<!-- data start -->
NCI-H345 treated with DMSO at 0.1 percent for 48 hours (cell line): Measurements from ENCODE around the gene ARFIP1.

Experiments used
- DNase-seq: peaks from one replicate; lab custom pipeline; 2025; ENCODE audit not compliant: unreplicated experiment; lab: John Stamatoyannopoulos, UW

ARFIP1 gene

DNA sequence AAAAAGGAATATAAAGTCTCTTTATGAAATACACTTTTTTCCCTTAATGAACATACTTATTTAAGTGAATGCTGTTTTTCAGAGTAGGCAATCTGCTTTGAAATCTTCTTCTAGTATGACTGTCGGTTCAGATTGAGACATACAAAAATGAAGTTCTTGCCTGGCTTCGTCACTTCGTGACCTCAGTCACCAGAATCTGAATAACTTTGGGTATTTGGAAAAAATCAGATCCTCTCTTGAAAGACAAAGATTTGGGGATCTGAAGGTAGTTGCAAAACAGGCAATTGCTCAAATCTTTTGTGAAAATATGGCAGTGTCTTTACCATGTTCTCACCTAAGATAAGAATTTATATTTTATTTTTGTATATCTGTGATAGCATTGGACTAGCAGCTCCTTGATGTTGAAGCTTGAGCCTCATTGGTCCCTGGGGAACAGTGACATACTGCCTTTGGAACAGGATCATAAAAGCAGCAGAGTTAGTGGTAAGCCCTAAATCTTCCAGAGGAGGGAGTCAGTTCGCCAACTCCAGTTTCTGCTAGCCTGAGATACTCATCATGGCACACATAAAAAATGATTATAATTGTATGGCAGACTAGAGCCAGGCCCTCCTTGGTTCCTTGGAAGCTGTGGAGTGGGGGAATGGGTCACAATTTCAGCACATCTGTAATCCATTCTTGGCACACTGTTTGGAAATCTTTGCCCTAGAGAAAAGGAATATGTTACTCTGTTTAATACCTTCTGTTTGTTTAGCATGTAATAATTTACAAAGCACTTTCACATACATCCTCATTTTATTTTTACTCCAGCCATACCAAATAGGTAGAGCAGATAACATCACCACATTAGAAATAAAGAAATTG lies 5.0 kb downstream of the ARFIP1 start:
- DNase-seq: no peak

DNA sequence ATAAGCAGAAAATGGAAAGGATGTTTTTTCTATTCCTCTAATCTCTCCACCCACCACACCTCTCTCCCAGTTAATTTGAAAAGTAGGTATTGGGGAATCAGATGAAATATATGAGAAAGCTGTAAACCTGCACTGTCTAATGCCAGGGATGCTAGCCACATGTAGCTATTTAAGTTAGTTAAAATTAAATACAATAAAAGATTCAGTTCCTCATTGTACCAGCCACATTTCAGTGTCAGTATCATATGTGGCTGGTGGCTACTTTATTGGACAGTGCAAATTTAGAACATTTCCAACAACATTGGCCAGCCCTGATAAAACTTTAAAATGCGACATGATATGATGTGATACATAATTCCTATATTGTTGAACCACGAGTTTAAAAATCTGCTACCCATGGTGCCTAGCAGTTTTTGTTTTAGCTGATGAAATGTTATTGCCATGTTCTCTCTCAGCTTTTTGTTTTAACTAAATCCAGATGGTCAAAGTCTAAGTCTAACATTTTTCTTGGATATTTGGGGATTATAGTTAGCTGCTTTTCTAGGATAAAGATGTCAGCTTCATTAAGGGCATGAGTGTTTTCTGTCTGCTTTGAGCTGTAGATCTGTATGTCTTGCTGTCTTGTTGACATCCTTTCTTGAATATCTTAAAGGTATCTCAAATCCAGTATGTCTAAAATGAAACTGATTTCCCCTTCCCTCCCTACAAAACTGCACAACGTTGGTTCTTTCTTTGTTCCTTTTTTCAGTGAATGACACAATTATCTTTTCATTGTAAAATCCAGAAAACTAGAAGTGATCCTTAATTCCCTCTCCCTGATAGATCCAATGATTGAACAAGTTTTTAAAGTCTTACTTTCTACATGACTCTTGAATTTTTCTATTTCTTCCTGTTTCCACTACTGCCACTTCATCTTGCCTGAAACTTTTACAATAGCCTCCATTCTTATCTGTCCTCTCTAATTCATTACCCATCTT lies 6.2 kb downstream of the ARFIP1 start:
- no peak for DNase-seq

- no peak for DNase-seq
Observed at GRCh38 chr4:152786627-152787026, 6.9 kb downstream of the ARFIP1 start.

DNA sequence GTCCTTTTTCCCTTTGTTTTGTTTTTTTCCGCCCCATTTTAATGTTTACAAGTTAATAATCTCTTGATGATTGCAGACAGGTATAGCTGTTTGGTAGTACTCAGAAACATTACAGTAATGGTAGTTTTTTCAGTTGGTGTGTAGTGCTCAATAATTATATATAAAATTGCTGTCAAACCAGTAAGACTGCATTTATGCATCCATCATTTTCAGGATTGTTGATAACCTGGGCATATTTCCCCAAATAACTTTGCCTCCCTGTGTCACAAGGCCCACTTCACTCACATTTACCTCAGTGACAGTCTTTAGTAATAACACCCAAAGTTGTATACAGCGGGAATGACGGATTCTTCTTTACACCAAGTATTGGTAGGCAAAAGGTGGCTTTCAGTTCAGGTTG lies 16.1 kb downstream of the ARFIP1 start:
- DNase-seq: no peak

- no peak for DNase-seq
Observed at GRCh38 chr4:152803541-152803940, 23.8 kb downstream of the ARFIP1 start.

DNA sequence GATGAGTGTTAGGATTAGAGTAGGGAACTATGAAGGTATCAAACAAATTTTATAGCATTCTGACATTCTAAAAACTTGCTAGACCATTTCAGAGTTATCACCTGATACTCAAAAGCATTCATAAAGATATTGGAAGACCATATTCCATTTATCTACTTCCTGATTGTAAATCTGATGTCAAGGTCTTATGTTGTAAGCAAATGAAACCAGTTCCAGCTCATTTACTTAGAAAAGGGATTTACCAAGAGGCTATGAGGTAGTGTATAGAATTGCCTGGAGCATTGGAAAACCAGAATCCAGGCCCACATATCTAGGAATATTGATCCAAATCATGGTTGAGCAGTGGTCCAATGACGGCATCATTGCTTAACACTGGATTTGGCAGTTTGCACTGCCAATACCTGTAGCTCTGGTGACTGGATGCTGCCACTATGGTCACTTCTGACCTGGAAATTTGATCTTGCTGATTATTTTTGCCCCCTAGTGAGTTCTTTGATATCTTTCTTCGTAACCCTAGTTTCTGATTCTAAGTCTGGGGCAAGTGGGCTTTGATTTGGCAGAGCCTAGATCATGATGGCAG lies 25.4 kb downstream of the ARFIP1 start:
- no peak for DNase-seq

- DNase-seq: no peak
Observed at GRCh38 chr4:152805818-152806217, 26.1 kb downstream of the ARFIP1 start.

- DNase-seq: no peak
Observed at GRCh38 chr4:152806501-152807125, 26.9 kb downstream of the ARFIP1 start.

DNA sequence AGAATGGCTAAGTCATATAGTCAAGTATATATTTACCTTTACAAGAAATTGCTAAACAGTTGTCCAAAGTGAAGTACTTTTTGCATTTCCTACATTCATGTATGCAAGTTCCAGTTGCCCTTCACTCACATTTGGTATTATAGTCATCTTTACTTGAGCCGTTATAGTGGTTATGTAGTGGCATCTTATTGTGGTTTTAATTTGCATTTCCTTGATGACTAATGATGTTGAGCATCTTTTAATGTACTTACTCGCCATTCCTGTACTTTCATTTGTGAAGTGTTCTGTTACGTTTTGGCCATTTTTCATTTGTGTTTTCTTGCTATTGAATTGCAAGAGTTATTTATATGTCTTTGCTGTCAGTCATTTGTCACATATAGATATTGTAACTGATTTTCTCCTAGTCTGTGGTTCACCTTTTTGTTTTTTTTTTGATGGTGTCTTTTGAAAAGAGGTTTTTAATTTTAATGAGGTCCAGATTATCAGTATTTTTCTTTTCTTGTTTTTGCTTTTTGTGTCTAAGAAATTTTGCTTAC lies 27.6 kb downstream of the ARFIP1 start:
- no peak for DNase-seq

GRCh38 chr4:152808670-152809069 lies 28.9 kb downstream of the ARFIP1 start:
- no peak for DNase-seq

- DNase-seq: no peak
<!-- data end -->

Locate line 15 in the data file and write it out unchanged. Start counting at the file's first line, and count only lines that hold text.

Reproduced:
DNA sequence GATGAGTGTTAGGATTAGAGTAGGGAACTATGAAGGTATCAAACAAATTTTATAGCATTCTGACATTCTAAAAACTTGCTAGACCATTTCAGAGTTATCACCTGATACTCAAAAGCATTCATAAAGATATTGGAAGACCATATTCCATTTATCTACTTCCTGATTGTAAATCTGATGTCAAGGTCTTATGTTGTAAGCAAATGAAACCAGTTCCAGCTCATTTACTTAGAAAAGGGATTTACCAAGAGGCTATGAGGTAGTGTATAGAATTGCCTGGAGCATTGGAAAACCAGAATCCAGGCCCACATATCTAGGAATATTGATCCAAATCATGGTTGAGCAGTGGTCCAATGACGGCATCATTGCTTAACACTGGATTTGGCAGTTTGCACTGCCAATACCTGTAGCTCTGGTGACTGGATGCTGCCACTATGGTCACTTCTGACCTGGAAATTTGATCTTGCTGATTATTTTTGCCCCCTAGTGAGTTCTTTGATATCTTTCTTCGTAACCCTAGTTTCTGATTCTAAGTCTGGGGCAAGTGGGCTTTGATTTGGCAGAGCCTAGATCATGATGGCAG lies 25.4 kb downstream of the ARFIP1 start: